Jordan River Foundation (JRF) is a non-profit, non-governmental organization established in 1995 with a focus on child safety and community empowerment. It has been a major player in Jordan’s social and economic development, bringing forth over 20 years of experience to local community empowerment and child safety. JRF has also been supporting homegrown solutions that engage Jordanians and help them address local challenges. Most importantly, JRF places the wellbeing of children at the center of its development initiatives.
Al Karma Embroidery Center
Established in 1996 in Jabal Al Natheef, Al Karmah Embroidery Center employs local women artisans who craft traditional and contemporary handmade embroidery products, which include everything from home furnishings, to gift items, to fashion accessories. Set up to support women seeking extra income, the project also aims to maintain and promote the heritage of handicrafts, offering a variety of products representing Jordan’s traditional and visual arts.
Bani Hamida Weaving Project
Launched by Save the Children in 1985, the Bani Hamida Weaving Project became part of JRF in 1998. Reviving an otherwise impoverished region, the project revamped the long celebrated tradition of Bedouin weaving, and helped maintain the social fabric of the Makawir area. The project also leveraged the living conditions of the area’s local community.
Today, women from 13 different villages are helping revive and sustain the art and culture of Bedouin rug making, while contributing to their families’ livelihoods.. Wooden spindles and floor looms are used to produce quality wool rugs that have been very popular internationally due to their ingenuity and high quality. Over 1,600 women have benefited from the project since its inception.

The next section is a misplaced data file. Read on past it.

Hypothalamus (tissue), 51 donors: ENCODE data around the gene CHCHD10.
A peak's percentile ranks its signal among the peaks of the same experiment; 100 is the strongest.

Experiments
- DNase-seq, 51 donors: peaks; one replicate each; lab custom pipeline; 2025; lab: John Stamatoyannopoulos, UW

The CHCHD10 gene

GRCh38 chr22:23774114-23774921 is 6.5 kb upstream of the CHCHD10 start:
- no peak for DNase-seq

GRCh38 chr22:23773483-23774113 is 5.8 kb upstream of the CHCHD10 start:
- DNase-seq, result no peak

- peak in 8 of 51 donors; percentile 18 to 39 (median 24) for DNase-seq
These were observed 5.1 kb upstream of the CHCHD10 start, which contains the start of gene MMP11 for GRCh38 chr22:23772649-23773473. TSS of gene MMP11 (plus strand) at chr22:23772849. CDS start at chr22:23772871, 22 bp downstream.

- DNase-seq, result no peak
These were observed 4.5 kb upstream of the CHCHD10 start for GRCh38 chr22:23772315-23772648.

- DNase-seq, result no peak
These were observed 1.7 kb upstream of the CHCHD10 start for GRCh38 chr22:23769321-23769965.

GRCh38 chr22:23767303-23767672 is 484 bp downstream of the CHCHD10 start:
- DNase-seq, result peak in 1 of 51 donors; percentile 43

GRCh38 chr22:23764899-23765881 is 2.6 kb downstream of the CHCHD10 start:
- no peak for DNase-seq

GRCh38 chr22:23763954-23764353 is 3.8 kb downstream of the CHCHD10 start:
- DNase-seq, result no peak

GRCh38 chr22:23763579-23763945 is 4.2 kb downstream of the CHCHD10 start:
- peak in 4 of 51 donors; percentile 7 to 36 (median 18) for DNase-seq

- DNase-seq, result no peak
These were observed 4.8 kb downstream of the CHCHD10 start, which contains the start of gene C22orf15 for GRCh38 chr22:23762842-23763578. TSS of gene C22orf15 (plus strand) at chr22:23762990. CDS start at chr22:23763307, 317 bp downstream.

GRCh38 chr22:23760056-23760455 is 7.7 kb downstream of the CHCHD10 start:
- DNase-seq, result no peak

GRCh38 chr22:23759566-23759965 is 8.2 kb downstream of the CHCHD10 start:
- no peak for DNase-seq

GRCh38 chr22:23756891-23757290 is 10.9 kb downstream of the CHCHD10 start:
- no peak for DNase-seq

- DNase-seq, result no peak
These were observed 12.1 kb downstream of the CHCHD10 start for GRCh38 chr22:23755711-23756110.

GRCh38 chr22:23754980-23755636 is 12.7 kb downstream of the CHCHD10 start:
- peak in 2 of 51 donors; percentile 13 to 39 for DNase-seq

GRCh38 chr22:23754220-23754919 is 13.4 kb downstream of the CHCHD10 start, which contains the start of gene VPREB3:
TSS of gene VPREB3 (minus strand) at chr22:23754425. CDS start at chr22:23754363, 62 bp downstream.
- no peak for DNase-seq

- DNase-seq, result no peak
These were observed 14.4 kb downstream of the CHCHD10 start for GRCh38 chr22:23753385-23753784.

Wadi Al Rayan Project
Established in 1997, the Wadi Al Rayan Project revolutionized the use of cattail reeds and banana leaves as raw manufacturing materials, which were previously burnt and disposed of, posing as an environmental hazard to the Wadi’s inhabitants. Today, cattail reeds and banana leaves are used to produce handwoven environment-friendly products, including baskets, coasters, mats, among other unique home accessories.
IKEA & JRF
JRF has partnered with IKEA to integrate Syrian refugees and local community women through a series of exquisite handicraft collections capturing Jordan’s tradition and heritage. The initiative will help sustain social and economic stability across host communities, offering local women and Syrian refugees jobs to produce handmade carpets and embroidery items, sold exclusively by IKEA, locally and regionally. The first limited collection of handcrafted textiles, titled TILLTALANDE, has been produced by over 110 women artisans, a number that will double this year; reaching 400 by the end of 2020. IKEA Jordan was the first store to launch the collection, to be followed later by several GCC countries and stores in North Africa, the US and Europe.
Offering unique collections of Jordan's premium handicrafts
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